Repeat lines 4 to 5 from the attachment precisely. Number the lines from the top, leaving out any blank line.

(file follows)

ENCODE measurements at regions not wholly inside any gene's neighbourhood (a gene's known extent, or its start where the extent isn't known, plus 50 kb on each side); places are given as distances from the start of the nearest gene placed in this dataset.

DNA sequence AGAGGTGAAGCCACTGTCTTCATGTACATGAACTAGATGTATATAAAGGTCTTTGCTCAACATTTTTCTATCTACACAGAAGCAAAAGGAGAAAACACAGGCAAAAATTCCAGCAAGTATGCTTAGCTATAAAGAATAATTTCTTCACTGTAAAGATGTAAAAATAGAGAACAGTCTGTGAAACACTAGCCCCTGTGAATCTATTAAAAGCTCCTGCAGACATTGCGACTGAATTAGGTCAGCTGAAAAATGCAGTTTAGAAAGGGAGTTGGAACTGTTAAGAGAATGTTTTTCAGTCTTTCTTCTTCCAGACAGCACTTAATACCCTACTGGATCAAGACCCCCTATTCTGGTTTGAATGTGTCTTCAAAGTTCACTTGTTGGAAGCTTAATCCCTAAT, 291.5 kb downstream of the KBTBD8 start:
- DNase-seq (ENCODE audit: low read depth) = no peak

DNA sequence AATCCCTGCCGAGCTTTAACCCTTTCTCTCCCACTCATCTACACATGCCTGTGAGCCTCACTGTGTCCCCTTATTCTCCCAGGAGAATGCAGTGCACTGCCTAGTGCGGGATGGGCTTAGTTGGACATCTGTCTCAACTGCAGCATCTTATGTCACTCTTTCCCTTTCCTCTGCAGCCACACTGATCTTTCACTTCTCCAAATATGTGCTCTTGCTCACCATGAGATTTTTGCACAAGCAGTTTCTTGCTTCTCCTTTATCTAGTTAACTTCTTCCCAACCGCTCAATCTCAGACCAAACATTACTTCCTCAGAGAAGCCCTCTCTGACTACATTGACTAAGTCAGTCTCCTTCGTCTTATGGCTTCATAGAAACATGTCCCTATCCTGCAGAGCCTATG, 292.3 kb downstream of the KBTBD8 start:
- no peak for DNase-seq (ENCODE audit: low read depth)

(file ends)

DNA sequence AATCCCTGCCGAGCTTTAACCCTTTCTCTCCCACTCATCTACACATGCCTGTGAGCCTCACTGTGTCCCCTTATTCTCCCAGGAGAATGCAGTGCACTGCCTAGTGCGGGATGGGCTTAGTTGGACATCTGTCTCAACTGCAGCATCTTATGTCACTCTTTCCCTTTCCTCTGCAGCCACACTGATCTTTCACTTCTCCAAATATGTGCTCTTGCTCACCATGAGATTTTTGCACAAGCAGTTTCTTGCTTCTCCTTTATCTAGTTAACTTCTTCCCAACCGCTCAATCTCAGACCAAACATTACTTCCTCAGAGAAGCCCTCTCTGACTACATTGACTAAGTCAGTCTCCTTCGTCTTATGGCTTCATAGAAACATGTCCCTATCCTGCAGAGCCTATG, 292.3 kb downstream of the KBTBD8 start:
- no peak for DNase-seq (ENCODE audit: low read depth)